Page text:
This is probably obvious to most of us at this point, but it's important enough that it seems worth posting about -- barring a dramatic turnaround, 2015 will almost certainly be Pedro Alvarez's last season with the Bucs. As a hitter, he's merely adequate, not nearly good enough to compensate for his disastrous defense. He's no longer young, and no longer cheap, and he's leaving the Pirates little choice but to part ways with him after the season ends.
Alvarez has actually slightly improved his offense this season as compared to last -- he's batting .234/.311/.431 this year versus .231/.312/.405 in 2014. His improved walk numbers in the past two seasons, though, haven't been enough to compensate for his lack of power. While Alvarez is clearly still capable of impressive home runs, he's no longer the monster he was in 2013, when he homered so frequently that his characteristically low batting average didn't really matter. As a result, he isn't even really a plus offensive player anymore -- FanGraphs' cumulative Offense statistic rates Alvarez at just 0.3 runs above average this season and 0.0 runs last year.
And that stat only takes into account Alvarez's hitting and baserunning. Alvarez should, of course, be a significantly above average offensive player, because it's just about impossible for him to have value overall if he isn't. His throwing issue at third base has pushed him all the way to the left of the defensive spectrum, and even there, he's bad. UZR rates Alvarez as 5.7 runs below average this season, a figure that actually seems generous, given the depth and the variety of the problems he's had -- with covering the bag, with fielding throws, and so on.
Alvarez's defensive decline has been hard to watch and hard to explain. It's only been two years since he was pretty good at a much more difficult defensive position. He had good range for a player of his size, particularly coming in on balls, along with good hands and a cannon for an arm.
I expected, even back then, that Alvarez would eventually have to move to first, because that's a transition slower, bigger players frequently have to make, but his strong defense in 2013 surprised me, and his rapid descent since then has been even more surprising. The throwing issue last year seemed like it must have been mostly psychological. Now that he doesn't have to throw much, though, I don't know what's going on. He's quickly gone from being a competent defensive third baseman to a player who isn't competent at any position. Most players good enough to handle third base can handle first, of course -- it's the easiest position on the diamond. Now, though, Alvarez is brutal everywhere.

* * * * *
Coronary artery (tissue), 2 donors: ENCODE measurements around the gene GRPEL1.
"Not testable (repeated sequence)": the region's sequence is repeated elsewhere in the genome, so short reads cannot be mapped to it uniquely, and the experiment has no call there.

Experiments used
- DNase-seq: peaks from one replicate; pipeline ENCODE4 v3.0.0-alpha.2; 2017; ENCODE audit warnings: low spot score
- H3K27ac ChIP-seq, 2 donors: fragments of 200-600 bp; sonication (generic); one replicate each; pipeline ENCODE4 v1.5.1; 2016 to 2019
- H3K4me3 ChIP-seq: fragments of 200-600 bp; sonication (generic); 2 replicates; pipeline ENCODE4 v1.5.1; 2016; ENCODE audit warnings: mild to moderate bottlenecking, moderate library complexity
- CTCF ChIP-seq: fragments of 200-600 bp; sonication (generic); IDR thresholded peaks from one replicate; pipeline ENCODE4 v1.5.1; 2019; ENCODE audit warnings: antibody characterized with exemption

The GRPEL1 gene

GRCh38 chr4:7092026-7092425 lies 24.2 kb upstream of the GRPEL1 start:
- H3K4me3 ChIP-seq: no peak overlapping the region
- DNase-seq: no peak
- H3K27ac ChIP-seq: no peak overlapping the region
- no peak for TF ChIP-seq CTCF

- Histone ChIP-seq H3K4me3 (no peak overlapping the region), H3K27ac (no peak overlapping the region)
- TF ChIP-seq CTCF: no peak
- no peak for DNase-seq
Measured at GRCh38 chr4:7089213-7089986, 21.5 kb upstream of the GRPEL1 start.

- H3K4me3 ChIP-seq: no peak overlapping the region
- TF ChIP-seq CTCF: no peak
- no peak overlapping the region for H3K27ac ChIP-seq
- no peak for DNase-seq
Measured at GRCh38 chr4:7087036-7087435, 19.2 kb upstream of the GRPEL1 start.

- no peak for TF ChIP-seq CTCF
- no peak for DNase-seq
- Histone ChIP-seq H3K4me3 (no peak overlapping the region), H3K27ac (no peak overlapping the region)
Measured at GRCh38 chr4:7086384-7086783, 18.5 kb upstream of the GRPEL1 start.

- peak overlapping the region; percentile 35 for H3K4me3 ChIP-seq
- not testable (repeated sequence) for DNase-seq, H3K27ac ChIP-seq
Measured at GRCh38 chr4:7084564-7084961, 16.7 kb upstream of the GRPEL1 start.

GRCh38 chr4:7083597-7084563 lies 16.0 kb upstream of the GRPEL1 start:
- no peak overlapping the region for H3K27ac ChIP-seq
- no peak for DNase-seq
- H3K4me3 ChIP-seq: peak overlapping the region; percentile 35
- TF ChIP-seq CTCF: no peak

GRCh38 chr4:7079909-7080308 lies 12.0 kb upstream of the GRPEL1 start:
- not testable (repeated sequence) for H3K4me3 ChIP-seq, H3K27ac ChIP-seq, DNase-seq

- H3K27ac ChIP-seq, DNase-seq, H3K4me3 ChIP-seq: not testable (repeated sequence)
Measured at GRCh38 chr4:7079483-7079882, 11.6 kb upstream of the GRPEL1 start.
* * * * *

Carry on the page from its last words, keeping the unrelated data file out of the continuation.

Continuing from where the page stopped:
In the back of my mind, I'm used to thinking of Alvarez as a young player who still has upside -- not only because he's a former second overall pick, but because he was the Pirates' first draft pick of an era in which they finally started taking talented players with their top-five draft picks instead of Bryan Bullington and Dan Moskos. The Bucs' selection of Alvarez, who many analysts thought was the best player in the 2008 draft, was a big deal.
That was seven years ago, though, and if Alvarez still seems like a player with untapped potential, that's probably mostly because he hasn't lived up to fans' expectations. He only has one season with 3.0 fWAR, and only three seasons (2010, 2012 and 2013) where he's really been an asset.
Forgetting for a moment what Alvarez represents, then, the obvious conclusion is that his best years are behind him. He can't get any worse defensively. He's cut down on his strikeouts a bit, but he still whiffs a lot and has trouble making contact. His ground ball rate has increased to 54.5 percent this year, ridiculous for a slow runner who's supposed to hit for power. And, of course, he doesn't have the power he once did.
Aging curves aren't always destiny, even for a player whose stats suggest very convincingly that he doesn't have a promising future. But even if we suspect that Alvarez has upside hidden somewhere, there's little time for the Pirates to realize it. He's already eligible for free agency after the 2016 season, and signing him long-term would clearly be ridiculous for the Pirates (probably so ridiculous that Alvarez's agent, Scott Boras, would welcome it). Alvarez already makes $5.75 million this year and will make more next year in his last trip through the arbitration process. His raise next year likely won't be huge, but even paying $7 million or $8 million for a player who's spent two years hovering around replacement level would be way too much.
For the rest of the season, the Bucs' best route might be finding someone to complement Alvarez at first base, rather than replacing him outright. That $5.75 million salary is a sunk cost, and there aren't a ton of terrific first basemen likely to be available. Next offeason, though, Alvarez is an obvious non-tender candidate. That could mean the Pirates hunt for a short-term option while they wait for Josh Bell, who's hitting well in Altoona while learning the position defensively. Bell can't arrive soon enough.